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Awesome JQuery time picker. Experimental code ! This is my humble attempt to enhence web time picking. For the moment I'd call it a toy project, it might stay in experimental state evitam eternam.. I just wanted to see if I could create a better time picker. I've seen lots of time pickers styles and approaches, but none seems to focus on user experience accross many platforms and beautiful degradation.

So I've determined a set of goals to achieve a better time picker. Goals Unobtrusive Graceful degradation Using maximum 2 clicks Intuitive keyboard navigation Be touch friendly (think iphone, tablet pc, etc..) Demo 12345678910111200153045ampm Basic usage Options Tested browsers Mozilla Firefox 2 (Windows) Mozilla Firefox 3.0.3 (Linux) Mozilla Firefox 3.0.3 (Windows) Epiphany Web Browser 2.22.2 (Linux) Safari 3.1.2 (Windows) Microsoft Internet Explorer 6 Microsoft Internet Explorer 7 Todo.

Ajaxload - Ajax loading gif generator. You think you know (JavaScript) but you have no idea. DOM Assistant (robertnyman.com) jQuery the Right Way - Wealthfront Engineering. jQuery has changed the way we write Javascript by abstracting out much of the painful cross-browser implementation details that used to plague developers, but to use it correctly still requires a little knowledge about what’s going on under the hood.

In this post we’ll take a good look at jQuery’s selectors and how to use them efficiently. I’ll also talk briefly about DOM manipulation and event handlers. Part 1: Search At its core jQuery is exactly what its name implies, a query engine designed for search. And just like you’re careful to construct efficient SQL queries, you need to take the same care with your jQuery selectors.

Ego and #ID You’re right, it’s never that clear cut Good browsers actually provide a getElementsByClass which greatly improves the performance of class selectors. Pseudo selectors provide a lot of power in the right situations but they’re also a lot slower. See? Narrowing the search Good semantics, good selectors Luckily this isn’t hard to do.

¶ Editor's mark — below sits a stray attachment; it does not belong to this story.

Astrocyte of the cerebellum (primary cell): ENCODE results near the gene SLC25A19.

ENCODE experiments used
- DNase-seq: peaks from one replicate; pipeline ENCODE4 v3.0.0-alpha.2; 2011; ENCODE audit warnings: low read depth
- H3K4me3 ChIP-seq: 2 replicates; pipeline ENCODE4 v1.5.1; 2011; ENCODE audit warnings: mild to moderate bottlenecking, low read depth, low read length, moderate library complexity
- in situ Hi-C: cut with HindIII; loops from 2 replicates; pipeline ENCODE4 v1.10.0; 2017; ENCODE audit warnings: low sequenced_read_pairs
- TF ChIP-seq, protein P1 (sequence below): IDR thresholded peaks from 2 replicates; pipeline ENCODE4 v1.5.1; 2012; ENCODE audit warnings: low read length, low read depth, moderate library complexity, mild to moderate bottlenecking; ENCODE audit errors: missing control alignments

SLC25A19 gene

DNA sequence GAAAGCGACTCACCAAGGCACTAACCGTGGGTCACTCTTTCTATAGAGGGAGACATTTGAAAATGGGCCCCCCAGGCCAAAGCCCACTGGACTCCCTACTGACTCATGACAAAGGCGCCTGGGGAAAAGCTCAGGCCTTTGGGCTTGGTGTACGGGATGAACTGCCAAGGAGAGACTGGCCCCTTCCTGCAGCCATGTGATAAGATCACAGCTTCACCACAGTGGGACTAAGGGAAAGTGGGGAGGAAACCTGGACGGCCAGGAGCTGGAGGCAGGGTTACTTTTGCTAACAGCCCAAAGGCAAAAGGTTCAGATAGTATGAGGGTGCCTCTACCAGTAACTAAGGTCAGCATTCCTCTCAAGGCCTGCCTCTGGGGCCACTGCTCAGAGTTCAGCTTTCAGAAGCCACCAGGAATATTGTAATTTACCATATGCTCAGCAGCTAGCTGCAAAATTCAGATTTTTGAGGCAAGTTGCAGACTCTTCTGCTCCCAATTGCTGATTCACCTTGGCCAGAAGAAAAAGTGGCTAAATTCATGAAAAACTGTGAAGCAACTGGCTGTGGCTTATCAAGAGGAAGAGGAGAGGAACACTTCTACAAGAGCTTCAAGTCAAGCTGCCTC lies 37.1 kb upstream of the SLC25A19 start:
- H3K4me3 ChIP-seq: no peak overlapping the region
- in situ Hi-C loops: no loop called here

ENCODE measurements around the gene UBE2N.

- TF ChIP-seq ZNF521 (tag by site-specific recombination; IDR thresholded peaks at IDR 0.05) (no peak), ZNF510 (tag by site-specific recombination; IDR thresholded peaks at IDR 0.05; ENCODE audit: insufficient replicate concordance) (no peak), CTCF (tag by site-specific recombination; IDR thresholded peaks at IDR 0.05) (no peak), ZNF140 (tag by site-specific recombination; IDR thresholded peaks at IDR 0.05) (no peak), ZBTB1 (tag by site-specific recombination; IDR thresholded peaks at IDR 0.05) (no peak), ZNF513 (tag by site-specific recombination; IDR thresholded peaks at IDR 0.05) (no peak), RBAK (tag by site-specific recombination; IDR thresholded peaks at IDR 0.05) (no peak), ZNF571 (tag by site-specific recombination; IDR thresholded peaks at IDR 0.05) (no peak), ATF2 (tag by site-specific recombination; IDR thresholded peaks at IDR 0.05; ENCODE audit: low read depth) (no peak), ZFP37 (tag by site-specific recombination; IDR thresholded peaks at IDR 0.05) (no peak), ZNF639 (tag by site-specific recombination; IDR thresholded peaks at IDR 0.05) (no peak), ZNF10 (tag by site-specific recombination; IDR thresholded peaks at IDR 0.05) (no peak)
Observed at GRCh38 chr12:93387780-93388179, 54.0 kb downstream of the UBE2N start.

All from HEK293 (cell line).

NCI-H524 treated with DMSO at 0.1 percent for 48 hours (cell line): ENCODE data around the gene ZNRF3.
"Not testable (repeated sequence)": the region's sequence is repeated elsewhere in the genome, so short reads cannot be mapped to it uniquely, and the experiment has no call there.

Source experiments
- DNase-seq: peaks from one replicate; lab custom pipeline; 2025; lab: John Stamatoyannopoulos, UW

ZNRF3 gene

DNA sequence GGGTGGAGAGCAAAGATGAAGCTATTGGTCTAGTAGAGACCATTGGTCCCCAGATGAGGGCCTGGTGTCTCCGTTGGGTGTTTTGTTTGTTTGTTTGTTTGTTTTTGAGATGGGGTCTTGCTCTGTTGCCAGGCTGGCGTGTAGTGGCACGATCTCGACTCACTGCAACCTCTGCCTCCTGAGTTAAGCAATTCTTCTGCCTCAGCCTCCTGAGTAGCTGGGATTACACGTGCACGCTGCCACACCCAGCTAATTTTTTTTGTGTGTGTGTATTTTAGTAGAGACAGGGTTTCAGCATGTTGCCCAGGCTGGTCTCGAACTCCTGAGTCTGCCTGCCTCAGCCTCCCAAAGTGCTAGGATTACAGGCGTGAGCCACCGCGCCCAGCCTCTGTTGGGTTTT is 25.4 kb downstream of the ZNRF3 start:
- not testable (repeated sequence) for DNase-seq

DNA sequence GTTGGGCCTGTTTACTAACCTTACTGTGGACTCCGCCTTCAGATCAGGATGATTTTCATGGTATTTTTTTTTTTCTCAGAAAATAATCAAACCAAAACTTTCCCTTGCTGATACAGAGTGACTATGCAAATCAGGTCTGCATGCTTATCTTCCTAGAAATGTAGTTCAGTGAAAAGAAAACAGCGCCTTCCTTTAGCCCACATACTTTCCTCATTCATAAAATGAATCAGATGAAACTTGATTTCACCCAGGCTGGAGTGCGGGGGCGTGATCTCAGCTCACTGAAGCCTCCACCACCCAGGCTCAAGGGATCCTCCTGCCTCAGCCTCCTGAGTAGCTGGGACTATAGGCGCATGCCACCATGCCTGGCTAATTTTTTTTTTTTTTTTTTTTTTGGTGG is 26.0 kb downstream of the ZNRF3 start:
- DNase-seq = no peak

Part 3: A note on events. Unobtrusive JavaScript — Use It! (chromasynthetic.com) I recently finished reading Learning jQuery 1.3 written by Jonathan Chaffer and Karl Swedberg, and while this version is merely a rewrite of an earlier edition, my review will be based on the book as a whole and will not compare differences.

Unobtrusive JavaScript — Use It! (chromasynthetic.com)

If you’re looking looking for that, try this review . Being an intermediate jQuery user, I found the book a bit too basic. It seems to be written mostly for beginners. With that being said, it is an excellent book for beginners. I was really impressed with the quality of the examples. Though you should probably have an understanding of JavaScript before learning jQuery, there is also some good material that applies to general JavaScript authoring, such as closures.

Anyone will find useful the list of resources and plugins at the end of the book. If you’re a jQuery beginner, I highly recommend this book. Eloquent JavaScript (eloquentjavascript.com)